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New Hampshire Drunk Driving: Why Is the Drinking Age 21 in Every State?

Older New Hampshire drivers may remember when the legal age for drinking alcohol was lower than it is today. Between 1971 and 1982, several states lowered the drinking age to include residents as young as 18 years of age.

Today, however, the minimum legal drinking age is 21 in every U.S. state. What happened?

The minimum legal drinking age has a brief but interesting history. In 1984, the U.S. Congress passed the Minimum Legal Drinking Age Act, or the MLDA Act. However, the federal government couldn’t simply require a certain drinking age for all fifty states, because the power to set the minimum legal age for alcohol belonged to each individual state.

Therefore, instead of simply mandating that every U.S. citizen be 21 years old to purchase or drink alcohol, MLDA made a “deal” with the states. If the states raised their minimum legal drinking ages to 21 or higher, they would receive their full share of federal transportation funds. If they left the drinking age below 21, however, they would lose ten percent of their annual funding. Every U.S. state chose to raise the drinking age rather than give up highway funding, and this change was probably for the best.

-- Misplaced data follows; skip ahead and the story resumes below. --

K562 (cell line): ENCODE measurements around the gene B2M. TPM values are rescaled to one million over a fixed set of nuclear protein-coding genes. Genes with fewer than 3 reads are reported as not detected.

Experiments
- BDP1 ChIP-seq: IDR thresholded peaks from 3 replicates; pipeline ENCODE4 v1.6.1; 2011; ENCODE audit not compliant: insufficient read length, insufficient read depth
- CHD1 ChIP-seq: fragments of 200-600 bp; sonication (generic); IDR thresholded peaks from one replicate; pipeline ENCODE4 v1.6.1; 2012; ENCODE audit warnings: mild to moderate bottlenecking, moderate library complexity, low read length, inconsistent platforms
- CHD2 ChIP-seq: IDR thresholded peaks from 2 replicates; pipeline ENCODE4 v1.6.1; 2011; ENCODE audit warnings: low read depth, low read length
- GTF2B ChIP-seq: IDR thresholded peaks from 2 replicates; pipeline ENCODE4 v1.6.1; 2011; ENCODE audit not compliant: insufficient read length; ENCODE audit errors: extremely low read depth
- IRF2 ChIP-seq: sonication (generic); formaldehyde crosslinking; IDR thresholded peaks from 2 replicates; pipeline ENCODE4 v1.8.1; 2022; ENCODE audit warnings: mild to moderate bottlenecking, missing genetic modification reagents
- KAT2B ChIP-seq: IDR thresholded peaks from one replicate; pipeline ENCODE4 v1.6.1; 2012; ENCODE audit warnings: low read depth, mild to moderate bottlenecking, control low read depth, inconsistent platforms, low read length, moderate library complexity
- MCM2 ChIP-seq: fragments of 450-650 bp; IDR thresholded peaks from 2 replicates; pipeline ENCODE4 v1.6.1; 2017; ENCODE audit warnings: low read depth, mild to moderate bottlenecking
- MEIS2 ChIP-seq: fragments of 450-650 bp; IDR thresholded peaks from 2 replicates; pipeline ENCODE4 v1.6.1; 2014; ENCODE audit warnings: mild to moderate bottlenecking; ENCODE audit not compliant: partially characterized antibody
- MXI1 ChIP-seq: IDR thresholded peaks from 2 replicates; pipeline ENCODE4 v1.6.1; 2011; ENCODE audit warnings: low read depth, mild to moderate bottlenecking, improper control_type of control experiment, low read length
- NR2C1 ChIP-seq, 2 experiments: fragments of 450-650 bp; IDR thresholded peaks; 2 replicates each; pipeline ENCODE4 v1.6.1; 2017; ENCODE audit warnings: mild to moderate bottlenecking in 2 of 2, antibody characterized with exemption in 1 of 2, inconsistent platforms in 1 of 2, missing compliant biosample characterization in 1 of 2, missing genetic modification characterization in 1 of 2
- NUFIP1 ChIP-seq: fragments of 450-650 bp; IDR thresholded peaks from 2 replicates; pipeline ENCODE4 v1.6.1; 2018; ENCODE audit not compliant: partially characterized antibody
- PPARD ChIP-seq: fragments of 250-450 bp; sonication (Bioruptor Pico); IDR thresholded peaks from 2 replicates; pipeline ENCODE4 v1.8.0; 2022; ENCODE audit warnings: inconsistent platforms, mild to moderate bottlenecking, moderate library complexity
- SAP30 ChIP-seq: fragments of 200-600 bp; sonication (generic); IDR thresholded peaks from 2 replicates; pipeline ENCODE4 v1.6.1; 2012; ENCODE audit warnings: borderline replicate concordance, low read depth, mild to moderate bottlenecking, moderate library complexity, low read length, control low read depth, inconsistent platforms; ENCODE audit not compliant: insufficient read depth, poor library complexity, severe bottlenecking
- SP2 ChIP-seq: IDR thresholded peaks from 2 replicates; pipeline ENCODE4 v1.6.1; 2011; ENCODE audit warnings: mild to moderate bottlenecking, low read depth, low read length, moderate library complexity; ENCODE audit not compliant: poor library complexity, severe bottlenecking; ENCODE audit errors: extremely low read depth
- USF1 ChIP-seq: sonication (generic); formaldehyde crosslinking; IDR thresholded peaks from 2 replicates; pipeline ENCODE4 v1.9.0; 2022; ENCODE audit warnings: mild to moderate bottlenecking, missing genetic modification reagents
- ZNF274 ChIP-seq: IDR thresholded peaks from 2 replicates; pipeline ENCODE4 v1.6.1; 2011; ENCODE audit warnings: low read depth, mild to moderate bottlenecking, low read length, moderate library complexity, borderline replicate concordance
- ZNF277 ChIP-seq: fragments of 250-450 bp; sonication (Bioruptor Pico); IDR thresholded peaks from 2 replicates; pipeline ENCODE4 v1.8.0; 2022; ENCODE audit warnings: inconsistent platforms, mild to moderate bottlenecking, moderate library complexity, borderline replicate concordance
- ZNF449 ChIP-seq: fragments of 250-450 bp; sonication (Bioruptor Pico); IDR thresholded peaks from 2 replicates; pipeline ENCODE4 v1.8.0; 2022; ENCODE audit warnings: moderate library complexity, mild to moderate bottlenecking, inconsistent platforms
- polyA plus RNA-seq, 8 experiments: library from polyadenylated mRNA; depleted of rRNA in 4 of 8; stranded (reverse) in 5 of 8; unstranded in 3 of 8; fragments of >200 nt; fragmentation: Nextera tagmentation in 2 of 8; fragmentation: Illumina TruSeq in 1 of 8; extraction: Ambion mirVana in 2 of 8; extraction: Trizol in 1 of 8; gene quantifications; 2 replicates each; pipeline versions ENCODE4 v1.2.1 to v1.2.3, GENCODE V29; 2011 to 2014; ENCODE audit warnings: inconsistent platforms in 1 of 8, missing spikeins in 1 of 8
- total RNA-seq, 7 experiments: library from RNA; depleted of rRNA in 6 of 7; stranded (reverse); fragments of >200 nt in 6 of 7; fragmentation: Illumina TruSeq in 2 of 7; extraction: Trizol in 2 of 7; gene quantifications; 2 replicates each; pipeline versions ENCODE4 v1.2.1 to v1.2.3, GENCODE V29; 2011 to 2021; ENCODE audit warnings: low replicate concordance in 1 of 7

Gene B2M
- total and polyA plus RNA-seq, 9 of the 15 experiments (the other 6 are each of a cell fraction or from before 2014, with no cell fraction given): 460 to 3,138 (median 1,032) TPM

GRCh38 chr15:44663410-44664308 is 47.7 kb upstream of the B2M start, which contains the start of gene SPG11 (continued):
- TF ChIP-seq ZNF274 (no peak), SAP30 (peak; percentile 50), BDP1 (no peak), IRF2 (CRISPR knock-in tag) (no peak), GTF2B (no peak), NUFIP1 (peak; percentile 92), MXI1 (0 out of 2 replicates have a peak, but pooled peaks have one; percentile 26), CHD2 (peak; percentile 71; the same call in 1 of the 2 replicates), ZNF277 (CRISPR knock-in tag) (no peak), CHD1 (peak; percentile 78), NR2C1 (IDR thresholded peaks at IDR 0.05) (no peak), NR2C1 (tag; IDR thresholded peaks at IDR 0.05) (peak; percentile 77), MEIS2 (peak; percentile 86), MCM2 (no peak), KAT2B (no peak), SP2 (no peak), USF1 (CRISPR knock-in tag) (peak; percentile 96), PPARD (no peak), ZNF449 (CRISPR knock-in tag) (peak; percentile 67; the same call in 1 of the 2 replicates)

New Hampshire drivers who are convicted of drunk driving and are under age 21 face severe penalties. Even a minor who is not driving but who chooses to drink may have his or her license suspended or revoked. If you or a loved one is facing New Hampshire drunk driving charges, please don’t hesitate to contact the experienced New Hampshire drunk driving attorneys at Tenn And Tenn, P.A. To learn more about how we can defend your rights, call 1-888-511-1010 today to schedule a free and confidential consultation.

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